On Fri, Sep 08, 2006 at 09:28:21AM -0400, [EMAIL PROTECTED] wrote: > > But that won't help in the example you posted upthread, because char(N) > > is not fixed-length. > > It can be fixed-length, or at least, have an upper bound. If marked > up to contain only ascii characters, it doesn't, at least in theory, > and even if it is unicode, it's not going to need more than 4 bytes > per character. char(2) through char(16) only require 4 bits to > store the length header, leaving 4 bits for encoding information. > bytea(2) through bytea(16), at least in theory, should require none.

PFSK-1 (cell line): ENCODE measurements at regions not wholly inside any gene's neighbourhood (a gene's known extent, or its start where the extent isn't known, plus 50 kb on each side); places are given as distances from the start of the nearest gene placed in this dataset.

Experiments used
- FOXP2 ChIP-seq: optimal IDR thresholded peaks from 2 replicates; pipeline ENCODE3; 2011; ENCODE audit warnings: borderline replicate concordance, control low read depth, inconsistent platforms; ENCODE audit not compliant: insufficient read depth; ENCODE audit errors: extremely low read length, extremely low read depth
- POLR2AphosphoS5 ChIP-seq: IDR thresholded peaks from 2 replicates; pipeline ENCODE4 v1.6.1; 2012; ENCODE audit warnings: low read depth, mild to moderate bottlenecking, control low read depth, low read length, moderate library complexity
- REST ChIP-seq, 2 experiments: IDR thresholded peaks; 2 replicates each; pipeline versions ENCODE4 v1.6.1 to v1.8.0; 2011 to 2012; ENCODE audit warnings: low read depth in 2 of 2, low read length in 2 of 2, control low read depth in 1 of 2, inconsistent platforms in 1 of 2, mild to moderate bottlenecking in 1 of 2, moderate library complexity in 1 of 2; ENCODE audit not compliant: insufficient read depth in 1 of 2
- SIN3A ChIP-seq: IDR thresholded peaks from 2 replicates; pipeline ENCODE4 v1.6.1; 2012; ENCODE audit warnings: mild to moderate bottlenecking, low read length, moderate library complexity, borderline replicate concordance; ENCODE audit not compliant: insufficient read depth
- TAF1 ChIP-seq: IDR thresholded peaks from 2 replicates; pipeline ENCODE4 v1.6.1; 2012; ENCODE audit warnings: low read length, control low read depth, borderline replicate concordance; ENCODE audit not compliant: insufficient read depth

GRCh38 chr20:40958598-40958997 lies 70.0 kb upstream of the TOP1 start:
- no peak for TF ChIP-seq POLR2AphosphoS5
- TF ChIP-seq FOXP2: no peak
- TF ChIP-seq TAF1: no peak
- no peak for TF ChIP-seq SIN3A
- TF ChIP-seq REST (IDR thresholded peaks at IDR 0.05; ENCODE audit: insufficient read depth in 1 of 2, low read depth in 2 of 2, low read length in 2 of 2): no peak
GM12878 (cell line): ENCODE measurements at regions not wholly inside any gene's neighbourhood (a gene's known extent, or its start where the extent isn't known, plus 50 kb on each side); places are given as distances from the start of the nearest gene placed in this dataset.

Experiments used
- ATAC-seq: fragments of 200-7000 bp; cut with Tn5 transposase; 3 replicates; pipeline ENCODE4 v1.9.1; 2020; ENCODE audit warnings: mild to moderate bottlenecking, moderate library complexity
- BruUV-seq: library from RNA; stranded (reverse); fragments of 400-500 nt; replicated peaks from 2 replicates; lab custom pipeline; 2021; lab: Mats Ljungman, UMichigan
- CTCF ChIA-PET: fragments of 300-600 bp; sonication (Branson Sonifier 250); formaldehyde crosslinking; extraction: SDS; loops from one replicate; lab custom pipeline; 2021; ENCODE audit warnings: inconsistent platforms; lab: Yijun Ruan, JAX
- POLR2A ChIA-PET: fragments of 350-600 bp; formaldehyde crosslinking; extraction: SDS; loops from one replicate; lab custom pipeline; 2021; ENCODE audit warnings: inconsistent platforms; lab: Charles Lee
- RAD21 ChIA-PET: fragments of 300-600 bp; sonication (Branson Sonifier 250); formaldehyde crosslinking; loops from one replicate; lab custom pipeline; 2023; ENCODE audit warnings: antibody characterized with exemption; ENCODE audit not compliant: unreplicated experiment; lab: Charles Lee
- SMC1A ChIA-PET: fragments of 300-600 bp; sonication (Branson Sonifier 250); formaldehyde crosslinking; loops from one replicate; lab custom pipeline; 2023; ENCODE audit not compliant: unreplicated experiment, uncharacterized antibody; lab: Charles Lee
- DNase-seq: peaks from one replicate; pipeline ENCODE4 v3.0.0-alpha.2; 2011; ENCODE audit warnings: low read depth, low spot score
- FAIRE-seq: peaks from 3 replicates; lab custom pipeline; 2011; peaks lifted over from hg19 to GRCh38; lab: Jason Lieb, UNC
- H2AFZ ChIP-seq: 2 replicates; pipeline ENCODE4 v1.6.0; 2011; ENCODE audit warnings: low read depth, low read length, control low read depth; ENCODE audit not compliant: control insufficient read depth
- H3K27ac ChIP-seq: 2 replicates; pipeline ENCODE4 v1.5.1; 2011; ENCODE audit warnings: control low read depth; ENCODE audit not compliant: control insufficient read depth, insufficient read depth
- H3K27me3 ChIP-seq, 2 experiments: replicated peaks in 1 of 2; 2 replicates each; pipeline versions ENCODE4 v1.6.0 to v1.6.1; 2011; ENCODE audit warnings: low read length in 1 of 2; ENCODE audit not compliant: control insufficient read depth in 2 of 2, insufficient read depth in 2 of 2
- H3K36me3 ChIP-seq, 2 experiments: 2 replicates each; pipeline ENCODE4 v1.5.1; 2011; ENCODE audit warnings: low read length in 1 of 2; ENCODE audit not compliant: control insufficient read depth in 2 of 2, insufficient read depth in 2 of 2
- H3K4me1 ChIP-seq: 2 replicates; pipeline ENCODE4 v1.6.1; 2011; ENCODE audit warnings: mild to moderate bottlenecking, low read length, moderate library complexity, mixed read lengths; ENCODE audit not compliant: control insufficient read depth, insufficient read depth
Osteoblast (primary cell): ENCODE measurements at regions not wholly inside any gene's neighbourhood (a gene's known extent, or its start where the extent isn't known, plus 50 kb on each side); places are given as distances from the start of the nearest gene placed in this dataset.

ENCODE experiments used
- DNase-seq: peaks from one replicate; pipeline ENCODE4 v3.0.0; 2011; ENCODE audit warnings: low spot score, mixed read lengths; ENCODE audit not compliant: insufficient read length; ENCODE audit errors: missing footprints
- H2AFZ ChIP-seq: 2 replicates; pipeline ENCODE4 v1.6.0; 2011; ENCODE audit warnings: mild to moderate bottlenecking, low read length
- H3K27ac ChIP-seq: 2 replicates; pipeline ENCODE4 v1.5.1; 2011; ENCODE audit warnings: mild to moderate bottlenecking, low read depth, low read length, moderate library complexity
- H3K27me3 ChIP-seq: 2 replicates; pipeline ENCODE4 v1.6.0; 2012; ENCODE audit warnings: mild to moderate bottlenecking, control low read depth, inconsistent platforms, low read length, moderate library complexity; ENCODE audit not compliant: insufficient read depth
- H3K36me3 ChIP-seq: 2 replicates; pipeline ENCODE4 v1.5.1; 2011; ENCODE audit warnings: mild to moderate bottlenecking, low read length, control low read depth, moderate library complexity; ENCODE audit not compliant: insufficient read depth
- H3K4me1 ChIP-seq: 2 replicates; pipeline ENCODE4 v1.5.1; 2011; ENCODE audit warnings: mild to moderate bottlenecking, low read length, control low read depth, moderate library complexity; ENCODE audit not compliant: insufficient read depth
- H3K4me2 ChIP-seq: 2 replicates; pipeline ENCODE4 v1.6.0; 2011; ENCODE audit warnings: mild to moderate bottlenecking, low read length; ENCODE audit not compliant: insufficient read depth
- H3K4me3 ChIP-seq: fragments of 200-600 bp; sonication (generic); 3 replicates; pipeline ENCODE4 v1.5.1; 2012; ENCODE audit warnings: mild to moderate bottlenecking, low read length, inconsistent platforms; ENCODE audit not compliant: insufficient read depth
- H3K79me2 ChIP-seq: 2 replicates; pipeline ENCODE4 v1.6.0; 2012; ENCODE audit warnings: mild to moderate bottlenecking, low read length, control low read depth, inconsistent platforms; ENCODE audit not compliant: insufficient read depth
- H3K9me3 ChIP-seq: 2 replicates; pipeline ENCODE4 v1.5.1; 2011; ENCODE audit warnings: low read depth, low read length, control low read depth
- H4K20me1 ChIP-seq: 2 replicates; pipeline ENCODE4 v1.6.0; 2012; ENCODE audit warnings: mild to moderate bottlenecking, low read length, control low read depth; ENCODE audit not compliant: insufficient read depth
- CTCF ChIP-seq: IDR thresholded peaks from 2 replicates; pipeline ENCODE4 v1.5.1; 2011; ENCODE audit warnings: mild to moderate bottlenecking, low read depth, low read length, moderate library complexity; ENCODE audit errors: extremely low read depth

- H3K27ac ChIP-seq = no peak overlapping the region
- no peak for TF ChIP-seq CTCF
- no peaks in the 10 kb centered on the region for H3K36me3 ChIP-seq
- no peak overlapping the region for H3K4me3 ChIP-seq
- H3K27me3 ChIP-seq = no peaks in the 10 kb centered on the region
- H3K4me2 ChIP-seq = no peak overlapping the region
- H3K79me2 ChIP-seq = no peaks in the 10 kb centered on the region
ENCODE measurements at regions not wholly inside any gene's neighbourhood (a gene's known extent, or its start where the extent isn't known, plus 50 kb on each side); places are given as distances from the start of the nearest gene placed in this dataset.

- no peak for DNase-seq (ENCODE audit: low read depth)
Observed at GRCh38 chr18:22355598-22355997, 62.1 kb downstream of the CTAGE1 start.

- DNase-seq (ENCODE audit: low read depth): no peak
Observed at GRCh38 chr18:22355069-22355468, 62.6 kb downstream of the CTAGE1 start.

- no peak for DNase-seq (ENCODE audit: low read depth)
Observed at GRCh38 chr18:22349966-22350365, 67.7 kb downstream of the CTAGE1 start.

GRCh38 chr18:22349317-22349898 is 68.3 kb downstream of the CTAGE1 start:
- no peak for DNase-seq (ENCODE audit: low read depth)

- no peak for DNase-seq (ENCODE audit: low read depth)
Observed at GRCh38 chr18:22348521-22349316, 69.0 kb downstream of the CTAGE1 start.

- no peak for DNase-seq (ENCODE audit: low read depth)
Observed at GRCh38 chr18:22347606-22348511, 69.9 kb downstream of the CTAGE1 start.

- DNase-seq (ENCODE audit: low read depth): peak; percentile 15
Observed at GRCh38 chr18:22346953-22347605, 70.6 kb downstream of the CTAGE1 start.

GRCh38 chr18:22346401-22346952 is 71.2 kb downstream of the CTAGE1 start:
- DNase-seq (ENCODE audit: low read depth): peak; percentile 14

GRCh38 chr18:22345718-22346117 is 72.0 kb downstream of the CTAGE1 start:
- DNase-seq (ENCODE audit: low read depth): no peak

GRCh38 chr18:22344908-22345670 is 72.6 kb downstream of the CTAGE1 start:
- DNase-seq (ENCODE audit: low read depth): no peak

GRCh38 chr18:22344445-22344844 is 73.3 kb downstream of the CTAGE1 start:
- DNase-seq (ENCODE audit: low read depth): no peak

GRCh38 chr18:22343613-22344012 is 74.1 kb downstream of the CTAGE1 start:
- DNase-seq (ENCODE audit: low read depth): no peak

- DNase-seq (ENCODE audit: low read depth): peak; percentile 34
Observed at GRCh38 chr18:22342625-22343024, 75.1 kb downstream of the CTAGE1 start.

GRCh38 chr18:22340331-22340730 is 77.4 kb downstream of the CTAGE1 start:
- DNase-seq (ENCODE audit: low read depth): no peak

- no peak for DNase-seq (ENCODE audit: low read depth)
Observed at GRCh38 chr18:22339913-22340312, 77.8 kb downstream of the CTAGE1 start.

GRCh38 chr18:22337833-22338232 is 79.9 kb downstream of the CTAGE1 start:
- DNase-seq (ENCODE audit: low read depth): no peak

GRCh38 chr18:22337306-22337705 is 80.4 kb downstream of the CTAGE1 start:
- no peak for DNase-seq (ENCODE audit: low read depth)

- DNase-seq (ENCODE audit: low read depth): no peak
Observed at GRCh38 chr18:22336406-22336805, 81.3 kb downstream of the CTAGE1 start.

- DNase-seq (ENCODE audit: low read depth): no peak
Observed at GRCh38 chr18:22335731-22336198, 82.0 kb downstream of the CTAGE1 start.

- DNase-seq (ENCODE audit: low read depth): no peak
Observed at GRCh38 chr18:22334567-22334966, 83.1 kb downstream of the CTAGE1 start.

If your talking about an upper-bound, then it's not fixed length anymore, and you need to expend bytes storing the length. ASCII bytes only take one byte in most encodings, include UTF8. Doodling this morning I remember why the simple approach didn't work. If you look at the varlena header, 2 bits are reserved. Say you take one bit to indicate "short header". Then lengths 0-31 bytes can be represented with a one byte header, yay! However, now you only have enough bits leftover to store 29 bits for the length, so we've just cut the maximum datum size from 1GB to 512MB. Is that a fair trade? Probably not, so you'd need a more sophisticated scheme. > For my own uses, I would like for bytea(16) to have no length header. > The length is constant. UUID or MD5SUM. Store the length at the head > of the table, or look up the information from the schema. I'm still missing the argument of why you can't just make a 16-byte type. Around half the datatypes in postgresql are fixed-length and have no header. I'm completely confused about why people are hung up about bytea(16) not being fixed length when it's trivial to create a type that is. > I see the complexity argument. Existing code is too heavy to change > completely. People talking about compromises such as allowing the > on disk layout to be different from the in memory layout. The biggest cost of having differing memory and disk layouts is that you have to "unpack" each disk page as it's read it. This means an automatic doubling of memory usage for the buffer cache. If you're RAM limited, that's the last thing you want. Currently, the executor will use the contents of the actual disk page when possible, saving a lot of copying. Have a nice day, -- Martijn van Oosterhout <firstname.lastname@example.org> http://svana.org/kleptog/ > From each according to his ability. To each according to his ability to > litigate.
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